Vargas outboxes Kameda over 12, retains WBC belt
Rey Vargas successfully defended his world title with a couple of big upsets on the undercard.
Rey Vargas (34-0, 22 KOs) retained his 122lb WBC title tonight, outpointing a game Tomoki Kameda (36-3, 20 KOs) over the distance to keep his belt. The three official judges turned in identical scorecards of 117-110, all in favor of Vargas. BLH also scored the fight 117-110 for Vargas.
Vargas, who held an amateur win over Kameda — one that Kameda badly wanted to avenge — was simply able to use his height and reach advantages to keep the fight at arms reach, where Kameda just couldn’t land punches on him.
That’s not to say Kameda didn’t try, though. Kameda in fact attempted to close the distance and wing some looping right hands but just couldn’t find much success against Vargas, who enjoyed playing the matador. Kameda was able to land some telling shots intermittently, but just not nearly at the rate to offset Vargas activity level at range.
By the 12th round Kameda was trying to get physical with Vargas any way he could, knowing he was down on points, but then was deducted a point himself in the final frame by punching on the break. I suppose it was at least worth a try, though, because Kameda really couldn’t land much else otherwise.
Final CompuBox stats had Vargas landing a total of 173 of 793 total punches (21.8%) with Kameda landing 133 of 394 total punches (33.8%).
The undercard of this fight had some notable upsets, however, with at least two highly regarded prospects getting knocked off by way of knockout.
Junior featherweight Diego De La Hoya (21-1, 10 KOs) took his first L tonight, getting stopped by Ronny RIos (31-3, 15 KOs) at 1:17 of round six. This fight actually turned out to be the best of the bunch from an action perspective, with two well matched opponents going toe-to-toe for most of the fight.
Both De La Hoya and Rios would take turns strafing each other with shots, but with Rios really timing his left hook well which shook up De La Hoya a few times. Then in the sixth round, Rios would catch De La Hoya with an uppercut to the chin that put De La Hoya down. De La Hoya would get to his feet but didn’t want to continue, so the fight was waved off right then.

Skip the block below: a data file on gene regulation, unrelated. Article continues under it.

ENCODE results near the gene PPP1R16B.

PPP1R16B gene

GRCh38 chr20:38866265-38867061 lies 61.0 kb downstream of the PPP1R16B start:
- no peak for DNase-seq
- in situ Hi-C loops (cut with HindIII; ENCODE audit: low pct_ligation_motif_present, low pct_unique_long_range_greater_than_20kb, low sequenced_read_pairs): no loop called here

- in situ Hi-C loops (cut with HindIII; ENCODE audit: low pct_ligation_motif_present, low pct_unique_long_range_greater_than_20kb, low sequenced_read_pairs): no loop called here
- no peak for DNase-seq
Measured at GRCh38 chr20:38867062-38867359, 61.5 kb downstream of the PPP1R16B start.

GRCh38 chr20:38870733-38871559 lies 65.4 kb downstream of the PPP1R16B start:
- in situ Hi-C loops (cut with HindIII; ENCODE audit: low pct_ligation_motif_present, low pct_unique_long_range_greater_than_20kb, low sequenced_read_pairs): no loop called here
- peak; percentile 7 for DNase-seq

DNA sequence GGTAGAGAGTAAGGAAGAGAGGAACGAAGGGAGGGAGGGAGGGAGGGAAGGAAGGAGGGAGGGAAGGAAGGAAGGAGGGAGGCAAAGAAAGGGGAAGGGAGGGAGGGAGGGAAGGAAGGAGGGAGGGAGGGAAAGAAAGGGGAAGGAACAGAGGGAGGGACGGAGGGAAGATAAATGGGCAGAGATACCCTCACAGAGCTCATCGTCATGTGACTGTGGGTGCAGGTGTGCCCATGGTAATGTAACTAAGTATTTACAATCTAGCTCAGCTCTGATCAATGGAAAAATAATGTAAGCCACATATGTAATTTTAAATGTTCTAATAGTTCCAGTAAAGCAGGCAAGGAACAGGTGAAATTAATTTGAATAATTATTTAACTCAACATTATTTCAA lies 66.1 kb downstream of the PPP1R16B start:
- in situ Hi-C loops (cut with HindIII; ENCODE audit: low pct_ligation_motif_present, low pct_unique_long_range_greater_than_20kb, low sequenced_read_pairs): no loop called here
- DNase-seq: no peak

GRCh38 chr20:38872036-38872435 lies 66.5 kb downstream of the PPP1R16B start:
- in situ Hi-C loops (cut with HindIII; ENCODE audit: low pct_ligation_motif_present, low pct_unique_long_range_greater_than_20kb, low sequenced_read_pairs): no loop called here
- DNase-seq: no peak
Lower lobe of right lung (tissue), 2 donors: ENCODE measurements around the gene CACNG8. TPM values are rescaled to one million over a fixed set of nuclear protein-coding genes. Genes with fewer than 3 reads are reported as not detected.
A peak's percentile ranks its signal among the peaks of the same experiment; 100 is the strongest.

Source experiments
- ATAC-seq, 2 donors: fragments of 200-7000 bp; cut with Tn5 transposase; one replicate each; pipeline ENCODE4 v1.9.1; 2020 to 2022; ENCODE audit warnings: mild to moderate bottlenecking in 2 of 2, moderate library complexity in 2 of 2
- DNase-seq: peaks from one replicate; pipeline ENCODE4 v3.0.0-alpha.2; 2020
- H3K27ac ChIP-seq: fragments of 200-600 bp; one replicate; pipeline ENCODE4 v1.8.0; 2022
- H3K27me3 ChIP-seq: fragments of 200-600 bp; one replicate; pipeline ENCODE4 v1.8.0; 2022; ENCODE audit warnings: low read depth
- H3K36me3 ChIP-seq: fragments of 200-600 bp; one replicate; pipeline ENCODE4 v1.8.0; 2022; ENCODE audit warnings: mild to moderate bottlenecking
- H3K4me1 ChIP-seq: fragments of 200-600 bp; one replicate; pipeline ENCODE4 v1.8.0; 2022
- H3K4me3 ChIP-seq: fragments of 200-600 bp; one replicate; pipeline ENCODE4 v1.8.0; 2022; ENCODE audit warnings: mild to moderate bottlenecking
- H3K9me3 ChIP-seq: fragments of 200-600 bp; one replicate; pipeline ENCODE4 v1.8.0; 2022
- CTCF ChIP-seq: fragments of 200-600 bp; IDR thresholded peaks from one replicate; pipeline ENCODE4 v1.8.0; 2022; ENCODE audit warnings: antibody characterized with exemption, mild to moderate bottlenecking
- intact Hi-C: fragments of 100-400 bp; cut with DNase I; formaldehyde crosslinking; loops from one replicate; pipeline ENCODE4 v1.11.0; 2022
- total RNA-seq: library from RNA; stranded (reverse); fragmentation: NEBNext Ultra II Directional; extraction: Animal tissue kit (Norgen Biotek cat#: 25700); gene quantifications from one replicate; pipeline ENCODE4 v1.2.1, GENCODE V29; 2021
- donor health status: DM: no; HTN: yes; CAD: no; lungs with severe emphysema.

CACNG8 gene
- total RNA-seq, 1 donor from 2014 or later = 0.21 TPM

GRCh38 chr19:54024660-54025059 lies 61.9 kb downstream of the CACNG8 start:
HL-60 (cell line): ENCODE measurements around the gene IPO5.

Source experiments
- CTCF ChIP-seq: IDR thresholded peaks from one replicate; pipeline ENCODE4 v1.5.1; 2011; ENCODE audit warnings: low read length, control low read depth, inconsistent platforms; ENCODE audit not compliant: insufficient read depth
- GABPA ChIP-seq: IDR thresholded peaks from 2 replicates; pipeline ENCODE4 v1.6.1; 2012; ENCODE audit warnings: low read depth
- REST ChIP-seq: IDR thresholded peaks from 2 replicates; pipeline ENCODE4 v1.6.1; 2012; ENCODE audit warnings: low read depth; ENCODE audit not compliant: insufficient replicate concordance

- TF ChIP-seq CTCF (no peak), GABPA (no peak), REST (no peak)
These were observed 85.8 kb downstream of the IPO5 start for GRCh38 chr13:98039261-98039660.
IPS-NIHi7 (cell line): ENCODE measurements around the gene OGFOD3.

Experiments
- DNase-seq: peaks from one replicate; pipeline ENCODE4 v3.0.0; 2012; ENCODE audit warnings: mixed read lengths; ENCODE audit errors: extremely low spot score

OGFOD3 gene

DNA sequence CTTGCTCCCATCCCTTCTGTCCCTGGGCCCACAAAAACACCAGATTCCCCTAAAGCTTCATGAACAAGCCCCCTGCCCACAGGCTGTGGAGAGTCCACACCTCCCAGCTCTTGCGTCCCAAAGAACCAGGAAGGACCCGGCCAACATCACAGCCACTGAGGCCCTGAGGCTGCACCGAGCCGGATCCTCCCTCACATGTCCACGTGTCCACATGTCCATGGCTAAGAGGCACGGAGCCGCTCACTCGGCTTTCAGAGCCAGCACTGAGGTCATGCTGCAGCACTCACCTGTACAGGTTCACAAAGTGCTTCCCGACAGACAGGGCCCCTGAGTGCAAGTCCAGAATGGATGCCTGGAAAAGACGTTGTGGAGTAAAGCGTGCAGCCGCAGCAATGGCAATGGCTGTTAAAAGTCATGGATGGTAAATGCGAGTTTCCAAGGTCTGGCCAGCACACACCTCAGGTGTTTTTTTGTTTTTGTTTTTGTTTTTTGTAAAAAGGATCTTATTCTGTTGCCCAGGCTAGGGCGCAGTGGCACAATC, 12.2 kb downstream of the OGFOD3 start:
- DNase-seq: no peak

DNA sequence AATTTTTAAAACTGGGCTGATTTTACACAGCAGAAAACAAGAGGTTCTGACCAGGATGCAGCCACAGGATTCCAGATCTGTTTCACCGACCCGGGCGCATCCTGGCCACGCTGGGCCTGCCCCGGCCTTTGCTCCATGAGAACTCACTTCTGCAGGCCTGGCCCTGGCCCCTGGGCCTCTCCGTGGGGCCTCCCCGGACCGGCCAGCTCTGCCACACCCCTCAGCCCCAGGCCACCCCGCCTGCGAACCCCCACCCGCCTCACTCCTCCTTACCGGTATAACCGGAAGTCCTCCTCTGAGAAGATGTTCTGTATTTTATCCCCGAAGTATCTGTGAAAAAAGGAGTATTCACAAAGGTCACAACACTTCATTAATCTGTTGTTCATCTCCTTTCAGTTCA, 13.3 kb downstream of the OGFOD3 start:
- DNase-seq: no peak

In the post-fight interview De La Hoya readily admitted that he told the referee that he wasn’t feeling well after the knockdown, saying that you have to take these losses just like you take the wins. For Rios though, this was a huge win considering that he was nearly retired not too long ago.
Also on the card were featherweights Joet Gonzalez and Manuel Avila battling it out. Avila tried to start quickly but pretty quickly collapsed under the constant pressure Gonzalez was applying. By the sixth round Avila was taking a beating with his right eye swollen, and continued to take even more clean shots before his corner finally threw in the towel. Gonzalez (23-0, 14 KOs) now expects to be competing for a world title before the year is out, saying he’s down to fight either Shakur Stevenson or Joseph Diaz Jr. — both of whom he regards as social media loudmouths. Avila (23-2-1, 8 KOs), meanwhile, goes back to the drawing board.
In the main card’s opening fight another prospect in Rocky Hernandez (28-1, 25 KOs) got upset by getting knocked out by Roger Gutierrez (22-3-1, 19 KOs) in the opening round of the contest. Hernandez started out the round really well, looking like he was establishing himself in the fight, but then abruptly ate a monster right hand from Gutierrez that put him down immediately. Hernandez would barely be able to make it back to his feet, and would fall right back down to the canvas with his legs still wobbly. At that point the referee really had no real choice but to stop the fight. Hernandez didn’t seem too happy with that decision, but he was clearly compromised.